Astoria, Queens; Astor Place; The Waldorf-Astoria… even if you’re not a New Yorker, you’ve heard of these iconic places. You also probably know that they’re named for one very powerful family — The Astors.To this day their money is making waves in society. Brooke Astor’s estate was finally settled last week after a five year legal battle that lead to nasty revelations about her son, Anthony Marshall. He was eventually convicted of fraud.
So how do you build a dynasty like this one? One whose money lasts for generations? Take a look at how the Astors made their cash and you might have clue.
Johann Jacob Astor, Sr. worked as a butcher in Walldorf, southeastern Germany. His ancestors are said to have been French Huguenots who'd fled to Germany after the revocation of the Edict of Nantes, which had granted protection to Protestants.
As a youngster, Astor worked for his father as a dairy salesman. He had three brothers, the eldest of whom, George, left home to work for an uncle in London who made musical instruments. Astor met up with him there after his 16th birthday.
(Note: The Astors are low on name originality, so for clarity we will refer to the 'founding' John Jacob Astor as John Jacob.)
He got his chance after 1783, when the Treaty of Paris was signed. He immigrated to New York and after several months took a job with a fur trader. By 1800, he'd built up his own business and was said to be worth $250,000 -- or about $8.9 million in 2012 dollars.
They had three children: Magdalena, John Jacob II and William. It would be William who, thanks to his seven children, created the Astor dynasty.
He helped finance American armaments in the War of 1812 by becoming the government's largest warbond holder. This, despite some of his fur trading operations becoming disrupted by fighting.
He bought and sold acres upon acres of land in and around New York City, including what is now Times Square. At the end of his life his fortune was estimated between $20 and $30 million, making him the richest man in America upon his death in 1848.
Even if he failed to distinguish himself as a businessman, William continued his father's philanthropy.
Henry Astor, William's youngest son, married a woman who was allegedly the daughter of the man who ran the family's Red Hook, NY farm. According to Wikipedia, 'his reputed disinheritance for falling in love with a poor woman became a celebrated scandal in New York society.'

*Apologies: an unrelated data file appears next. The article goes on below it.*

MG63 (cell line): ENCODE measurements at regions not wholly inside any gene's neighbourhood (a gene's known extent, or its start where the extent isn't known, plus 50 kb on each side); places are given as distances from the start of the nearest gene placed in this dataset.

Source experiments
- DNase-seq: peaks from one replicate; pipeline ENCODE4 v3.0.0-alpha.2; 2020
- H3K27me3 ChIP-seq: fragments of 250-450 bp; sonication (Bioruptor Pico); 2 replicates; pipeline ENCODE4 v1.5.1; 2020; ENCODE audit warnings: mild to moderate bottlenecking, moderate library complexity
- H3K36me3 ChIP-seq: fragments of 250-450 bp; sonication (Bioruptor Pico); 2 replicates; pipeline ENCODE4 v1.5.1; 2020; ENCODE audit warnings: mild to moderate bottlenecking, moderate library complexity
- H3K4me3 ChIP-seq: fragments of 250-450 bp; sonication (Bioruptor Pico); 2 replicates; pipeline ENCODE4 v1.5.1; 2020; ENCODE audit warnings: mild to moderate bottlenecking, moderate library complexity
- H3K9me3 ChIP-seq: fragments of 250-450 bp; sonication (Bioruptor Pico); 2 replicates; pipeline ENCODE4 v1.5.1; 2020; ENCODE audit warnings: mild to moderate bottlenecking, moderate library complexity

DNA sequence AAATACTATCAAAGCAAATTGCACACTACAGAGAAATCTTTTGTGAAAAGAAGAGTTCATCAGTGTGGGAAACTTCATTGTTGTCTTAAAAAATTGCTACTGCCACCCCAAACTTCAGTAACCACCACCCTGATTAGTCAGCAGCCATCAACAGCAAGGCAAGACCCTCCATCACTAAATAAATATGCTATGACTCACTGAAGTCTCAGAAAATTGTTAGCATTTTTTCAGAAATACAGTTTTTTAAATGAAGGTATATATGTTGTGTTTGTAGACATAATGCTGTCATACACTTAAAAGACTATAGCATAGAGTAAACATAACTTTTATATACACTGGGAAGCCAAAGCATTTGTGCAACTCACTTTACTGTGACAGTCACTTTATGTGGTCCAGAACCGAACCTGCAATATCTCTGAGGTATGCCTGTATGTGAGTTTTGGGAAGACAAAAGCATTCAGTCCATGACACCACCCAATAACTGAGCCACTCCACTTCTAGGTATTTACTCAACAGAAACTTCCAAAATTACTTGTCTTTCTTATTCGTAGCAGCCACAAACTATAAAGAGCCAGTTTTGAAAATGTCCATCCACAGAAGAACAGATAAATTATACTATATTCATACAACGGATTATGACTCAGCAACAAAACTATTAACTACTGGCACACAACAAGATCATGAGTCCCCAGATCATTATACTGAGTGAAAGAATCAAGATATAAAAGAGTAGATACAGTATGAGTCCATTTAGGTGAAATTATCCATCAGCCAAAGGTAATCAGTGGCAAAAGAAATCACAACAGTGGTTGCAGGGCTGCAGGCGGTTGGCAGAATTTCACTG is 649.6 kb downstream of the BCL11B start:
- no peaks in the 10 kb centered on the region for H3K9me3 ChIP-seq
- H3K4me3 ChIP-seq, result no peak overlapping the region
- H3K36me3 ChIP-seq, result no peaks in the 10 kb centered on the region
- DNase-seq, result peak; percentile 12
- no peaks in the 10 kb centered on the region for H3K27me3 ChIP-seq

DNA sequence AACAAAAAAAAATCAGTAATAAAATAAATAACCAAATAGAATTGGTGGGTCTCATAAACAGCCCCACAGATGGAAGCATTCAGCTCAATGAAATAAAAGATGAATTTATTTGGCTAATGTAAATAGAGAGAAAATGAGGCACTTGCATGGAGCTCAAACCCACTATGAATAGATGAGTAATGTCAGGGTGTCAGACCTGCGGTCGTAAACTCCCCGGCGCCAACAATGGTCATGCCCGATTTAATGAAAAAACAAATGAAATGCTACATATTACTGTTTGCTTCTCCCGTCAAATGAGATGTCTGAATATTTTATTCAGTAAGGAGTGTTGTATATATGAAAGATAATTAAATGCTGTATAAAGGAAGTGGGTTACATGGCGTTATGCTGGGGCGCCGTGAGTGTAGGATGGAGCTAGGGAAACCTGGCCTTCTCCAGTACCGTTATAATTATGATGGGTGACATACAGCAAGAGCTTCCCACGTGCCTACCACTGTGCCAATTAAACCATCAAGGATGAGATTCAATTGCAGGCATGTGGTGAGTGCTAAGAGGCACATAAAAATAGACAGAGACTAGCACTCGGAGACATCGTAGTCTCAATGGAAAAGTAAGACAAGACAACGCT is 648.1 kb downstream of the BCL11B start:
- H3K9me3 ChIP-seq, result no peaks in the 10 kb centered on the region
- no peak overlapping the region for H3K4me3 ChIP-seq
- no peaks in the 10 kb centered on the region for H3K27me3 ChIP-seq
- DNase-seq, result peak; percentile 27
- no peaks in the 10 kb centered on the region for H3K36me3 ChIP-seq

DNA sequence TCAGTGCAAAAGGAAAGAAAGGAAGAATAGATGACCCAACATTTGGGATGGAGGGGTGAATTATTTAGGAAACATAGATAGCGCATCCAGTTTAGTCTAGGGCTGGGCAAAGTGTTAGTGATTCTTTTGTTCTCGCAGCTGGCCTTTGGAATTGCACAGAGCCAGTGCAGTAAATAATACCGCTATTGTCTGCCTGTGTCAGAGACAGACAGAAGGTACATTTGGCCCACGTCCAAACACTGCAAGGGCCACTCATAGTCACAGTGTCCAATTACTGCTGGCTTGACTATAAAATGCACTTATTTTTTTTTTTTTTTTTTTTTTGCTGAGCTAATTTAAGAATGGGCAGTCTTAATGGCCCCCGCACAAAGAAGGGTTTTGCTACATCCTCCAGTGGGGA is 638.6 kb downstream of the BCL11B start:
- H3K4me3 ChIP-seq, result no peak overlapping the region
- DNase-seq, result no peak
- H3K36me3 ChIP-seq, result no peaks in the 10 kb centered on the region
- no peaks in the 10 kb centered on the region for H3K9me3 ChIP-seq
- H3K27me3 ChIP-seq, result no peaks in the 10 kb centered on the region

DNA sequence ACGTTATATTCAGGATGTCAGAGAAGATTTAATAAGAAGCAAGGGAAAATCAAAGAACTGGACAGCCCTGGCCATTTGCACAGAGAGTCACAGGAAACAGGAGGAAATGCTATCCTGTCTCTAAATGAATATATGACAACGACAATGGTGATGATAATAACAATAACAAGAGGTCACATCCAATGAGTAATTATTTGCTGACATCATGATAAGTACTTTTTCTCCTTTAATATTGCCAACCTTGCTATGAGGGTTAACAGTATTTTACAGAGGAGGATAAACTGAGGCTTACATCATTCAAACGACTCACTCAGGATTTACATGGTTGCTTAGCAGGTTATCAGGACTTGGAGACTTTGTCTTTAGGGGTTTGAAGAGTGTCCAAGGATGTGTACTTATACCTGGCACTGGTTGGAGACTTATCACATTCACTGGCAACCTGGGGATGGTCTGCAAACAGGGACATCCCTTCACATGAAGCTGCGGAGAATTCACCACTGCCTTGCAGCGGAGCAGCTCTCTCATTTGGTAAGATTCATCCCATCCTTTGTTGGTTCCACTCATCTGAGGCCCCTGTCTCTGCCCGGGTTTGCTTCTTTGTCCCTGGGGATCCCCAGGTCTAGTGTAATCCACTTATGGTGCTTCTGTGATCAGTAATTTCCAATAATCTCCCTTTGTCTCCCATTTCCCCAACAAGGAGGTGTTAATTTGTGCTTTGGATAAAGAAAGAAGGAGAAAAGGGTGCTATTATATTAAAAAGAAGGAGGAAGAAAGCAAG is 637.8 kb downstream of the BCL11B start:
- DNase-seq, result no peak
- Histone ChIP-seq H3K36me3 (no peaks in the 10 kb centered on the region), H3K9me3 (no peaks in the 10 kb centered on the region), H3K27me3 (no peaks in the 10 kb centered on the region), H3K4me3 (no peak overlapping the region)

Two of William Sr.'s three sons lived in side-by-side mansions on the future site of the Empire State Building.
William Waldorf Astor, John III's son, built a 13-story hotel next door to the home of his aunt, Caroline (William Jr.'s wife), as part of a family dispute. Caroline would go on to call it a 'glorified tavern.'
John IV, Waldorf Astor's cousin, got his revenge by building his own hotel next door, four stories higher, a few years later.
Eventually the two hotels were joined, resulting in the first Waldorf=Astoria. (the hotel was and still is officially styled with an equals sign or double-hyphen instead of a single hyphen) It became the most famous hotel in the world. It too stood on the future site of the Empire State Building.
He proved something of an eccentric: He allegedly faked his own death so that he could read positive news about himself in the American press. He spent the rest of his life hungering for British peerage, which he eventually received, obtaining the rank of Viscount.
Sons of Margaret Astor Ward, the great-granddaughter of JJ Astor, achieved success in New York politics, with one becoming a Congressman and another lieutenant governor. Another Astor cousin owned Newsweek for a while.
John Jacob 'Jakey' Astor VI, son of the Astor killed on the Titanic, married four times, as did his sister Ava Alice. A cousin, William Waldorf 'Bill' Astor, 3rd Viscount Astor, married three times.
But the Astors remained a force. In 1931, the modern Waldorf Astoria opened on Park Avenue. It became legendary for its service.
Another notable Astor achievement was seating the first woman in the House of Commons in the chamber's history.
William Astor, 4th Viscount of Astor, is step-father of Samantha Cameron, the British first lady. Her cousin, John Jacob Astor, 3rd Baron Astor of Hever, serves in her husband's parliament as under-secretary of state for defence. (The baron's been married twice).
Just last week, a settlement was reached over dividing the estate of Brooke Astor, in many ways the matriarch of the American Astors.
Astor was the great-great granddaughter, by marriage, of John Jacob. Her inheritance was said to be worth $100 million. Her son Anthony Marshall, 87, saw his share cut in half, to $14.5 million. Three years ago, he was convicted of stealing from her.
Brooke Astor died in 2007 at age 105, and was the subject of a four-page obituary in the Times.
Marshall's been married three times.
Source: New York Times